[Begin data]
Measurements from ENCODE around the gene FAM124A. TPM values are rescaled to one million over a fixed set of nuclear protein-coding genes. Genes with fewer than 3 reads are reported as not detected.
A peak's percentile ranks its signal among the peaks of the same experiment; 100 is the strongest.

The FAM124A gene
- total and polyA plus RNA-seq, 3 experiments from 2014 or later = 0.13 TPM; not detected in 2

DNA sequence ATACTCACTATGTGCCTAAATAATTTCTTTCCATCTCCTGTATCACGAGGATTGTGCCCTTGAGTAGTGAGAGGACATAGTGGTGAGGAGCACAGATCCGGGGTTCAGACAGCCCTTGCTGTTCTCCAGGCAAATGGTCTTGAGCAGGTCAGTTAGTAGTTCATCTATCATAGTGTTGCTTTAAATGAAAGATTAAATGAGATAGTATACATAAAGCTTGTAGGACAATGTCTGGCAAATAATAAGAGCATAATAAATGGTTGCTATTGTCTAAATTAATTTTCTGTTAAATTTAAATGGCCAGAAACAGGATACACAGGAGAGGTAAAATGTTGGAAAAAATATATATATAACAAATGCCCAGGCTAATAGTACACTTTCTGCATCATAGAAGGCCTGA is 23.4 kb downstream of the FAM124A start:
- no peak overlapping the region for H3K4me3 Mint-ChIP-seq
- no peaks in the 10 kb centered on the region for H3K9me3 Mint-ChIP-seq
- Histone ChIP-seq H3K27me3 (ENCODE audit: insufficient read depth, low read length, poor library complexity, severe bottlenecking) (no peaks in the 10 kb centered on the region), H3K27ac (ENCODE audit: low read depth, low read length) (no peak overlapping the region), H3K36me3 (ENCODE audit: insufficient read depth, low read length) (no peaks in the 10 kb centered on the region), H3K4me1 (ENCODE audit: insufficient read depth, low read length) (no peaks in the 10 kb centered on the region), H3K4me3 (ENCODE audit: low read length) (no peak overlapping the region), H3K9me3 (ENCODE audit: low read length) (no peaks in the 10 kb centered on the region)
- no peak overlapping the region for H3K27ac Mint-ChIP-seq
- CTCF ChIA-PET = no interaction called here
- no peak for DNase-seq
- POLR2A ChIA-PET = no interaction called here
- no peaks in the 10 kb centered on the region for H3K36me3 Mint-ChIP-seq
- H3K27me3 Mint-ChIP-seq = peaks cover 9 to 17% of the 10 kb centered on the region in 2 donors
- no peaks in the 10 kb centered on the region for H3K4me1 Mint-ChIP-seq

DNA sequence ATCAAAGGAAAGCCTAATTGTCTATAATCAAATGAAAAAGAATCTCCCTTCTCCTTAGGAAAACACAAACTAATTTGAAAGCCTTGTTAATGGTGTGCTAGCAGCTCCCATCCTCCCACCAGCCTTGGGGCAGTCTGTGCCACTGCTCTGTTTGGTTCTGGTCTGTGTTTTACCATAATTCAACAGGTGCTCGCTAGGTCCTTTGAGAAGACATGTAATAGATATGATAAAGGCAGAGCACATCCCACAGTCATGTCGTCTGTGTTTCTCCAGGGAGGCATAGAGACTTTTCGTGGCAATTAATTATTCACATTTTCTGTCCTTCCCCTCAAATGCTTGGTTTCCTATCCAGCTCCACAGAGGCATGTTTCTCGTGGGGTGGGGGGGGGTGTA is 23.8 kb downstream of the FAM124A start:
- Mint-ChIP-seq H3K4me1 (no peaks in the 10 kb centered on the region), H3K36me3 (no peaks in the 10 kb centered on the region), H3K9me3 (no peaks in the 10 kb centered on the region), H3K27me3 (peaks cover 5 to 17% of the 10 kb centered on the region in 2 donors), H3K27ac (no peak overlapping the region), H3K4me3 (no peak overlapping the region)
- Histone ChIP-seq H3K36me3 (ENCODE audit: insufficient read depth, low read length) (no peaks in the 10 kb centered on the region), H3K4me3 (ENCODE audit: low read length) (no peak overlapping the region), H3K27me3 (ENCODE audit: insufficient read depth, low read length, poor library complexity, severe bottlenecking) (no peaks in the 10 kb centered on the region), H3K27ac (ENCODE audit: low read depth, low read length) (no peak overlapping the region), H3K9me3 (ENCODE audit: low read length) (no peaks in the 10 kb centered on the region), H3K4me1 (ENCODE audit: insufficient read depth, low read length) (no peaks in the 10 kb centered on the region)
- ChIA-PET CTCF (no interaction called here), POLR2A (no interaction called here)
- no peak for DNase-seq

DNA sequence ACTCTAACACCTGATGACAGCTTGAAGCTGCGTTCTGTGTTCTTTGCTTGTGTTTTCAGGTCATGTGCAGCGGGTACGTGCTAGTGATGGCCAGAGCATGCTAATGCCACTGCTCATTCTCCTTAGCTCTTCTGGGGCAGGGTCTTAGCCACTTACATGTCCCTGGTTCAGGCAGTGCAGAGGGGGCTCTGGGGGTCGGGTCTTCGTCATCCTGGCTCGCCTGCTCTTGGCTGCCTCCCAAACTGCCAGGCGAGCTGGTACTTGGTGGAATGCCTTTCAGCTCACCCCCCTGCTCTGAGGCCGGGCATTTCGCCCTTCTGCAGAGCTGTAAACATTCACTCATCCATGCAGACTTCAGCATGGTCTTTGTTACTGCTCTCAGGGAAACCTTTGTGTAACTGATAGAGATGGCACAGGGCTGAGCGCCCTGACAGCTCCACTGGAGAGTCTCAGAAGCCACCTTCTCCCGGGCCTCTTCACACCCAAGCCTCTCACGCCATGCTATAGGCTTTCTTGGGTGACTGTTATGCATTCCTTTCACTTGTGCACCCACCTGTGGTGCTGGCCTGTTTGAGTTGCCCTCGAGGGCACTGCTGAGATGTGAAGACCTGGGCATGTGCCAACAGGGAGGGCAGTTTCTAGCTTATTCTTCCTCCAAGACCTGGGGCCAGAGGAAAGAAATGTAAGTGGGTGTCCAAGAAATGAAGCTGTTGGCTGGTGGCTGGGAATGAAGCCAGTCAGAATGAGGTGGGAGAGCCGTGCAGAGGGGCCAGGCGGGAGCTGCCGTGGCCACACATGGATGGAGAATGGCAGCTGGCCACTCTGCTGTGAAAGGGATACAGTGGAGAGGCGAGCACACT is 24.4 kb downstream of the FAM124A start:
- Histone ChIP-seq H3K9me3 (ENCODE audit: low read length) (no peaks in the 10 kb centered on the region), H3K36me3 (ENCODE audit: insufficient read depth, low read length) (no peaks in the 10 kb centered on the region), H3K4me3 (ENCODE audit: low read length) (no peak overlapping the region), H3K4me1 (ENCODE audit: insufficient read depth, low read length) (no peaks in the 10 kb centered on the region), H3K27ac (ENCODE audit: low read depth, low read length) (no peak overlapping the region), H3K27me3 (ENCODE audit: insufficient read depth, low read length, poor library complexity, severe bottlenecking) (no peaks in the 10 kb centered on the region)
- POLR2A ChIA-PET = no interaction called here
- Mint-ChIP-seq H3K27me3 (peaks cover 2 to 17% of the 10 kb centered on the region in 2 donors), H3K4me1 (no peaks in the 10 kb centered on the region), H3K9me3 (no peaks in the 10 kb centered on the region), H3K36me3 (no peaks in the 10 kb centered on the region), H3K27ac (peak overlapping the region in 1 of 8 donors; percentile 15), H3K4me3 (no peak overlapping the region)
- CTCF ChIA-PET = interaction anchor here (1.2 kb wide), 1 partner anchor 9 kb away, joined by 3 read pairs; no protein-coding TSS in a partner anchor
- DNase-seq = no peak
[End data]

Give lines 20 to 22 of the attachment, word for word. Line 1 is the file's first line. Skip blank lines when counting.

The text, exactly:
- no peak for DNase-seq

DNA sequence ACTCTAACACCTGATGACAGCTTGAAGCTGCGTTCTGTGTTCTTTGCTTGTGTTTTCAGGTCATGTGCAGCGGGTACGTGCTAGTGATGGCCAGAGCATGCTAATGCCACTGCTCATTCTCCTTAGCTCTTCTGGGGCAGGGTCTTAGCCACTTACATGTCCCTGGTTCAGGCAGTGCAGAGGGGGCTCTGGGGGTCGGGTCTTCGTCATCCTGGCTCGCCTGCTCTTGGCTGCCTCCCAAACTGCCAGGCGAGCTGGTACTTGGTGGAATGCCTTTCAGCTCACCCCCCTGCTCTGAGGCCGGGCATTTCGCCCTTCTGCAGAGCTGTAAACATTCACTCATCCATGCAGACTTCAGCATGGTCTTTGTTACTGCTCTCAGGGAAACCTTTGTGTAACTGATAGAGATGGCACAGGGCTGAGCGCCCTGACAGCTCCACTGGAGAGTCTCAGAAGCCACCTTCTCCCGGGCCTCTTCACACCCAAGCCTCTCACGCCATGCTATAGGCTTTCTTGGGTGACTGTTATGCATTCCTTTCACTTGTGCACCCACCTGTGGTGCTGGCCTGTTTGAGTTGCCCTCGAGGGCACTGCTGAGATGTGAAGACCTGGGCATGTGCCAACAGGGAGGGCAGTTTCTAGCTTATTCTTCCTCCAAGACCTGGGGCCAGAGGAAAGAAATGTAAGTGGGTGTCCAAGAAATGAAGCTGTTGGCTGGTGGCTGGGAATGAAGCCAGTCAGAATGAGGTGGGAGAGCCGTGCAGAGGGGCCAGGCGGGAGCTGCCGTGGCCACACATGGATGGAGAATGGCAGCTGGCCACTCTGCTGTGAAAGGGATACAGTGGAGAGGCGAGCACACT is 24.4 kb downstream of the FAM124A start:
- Histone ChIP-seq H3K9me3 (ENCODE audit: low read length) (no peaks in the 10 kb centered on the region), H3K36me3 (ENCODE audit: insufficient read depth, low read length) (no peaks in the 10 kb centered on the region), H3K4me3 (ENCODE audit: low read length) (no peak overlapping the region), H3K4me1 (ENCODE audit: insufficient read depth, low read length) (no peaks in the 10 kb centered on the region), H3K27ac (ENCODE audit: low read depth, low read length) (no peak overlapping the region), H3K27me3 (ENCODE audit: insufficient read depth, low read length, poor library complexity, severe bottlenecking) (no peaks in the 10 kb centered on the region)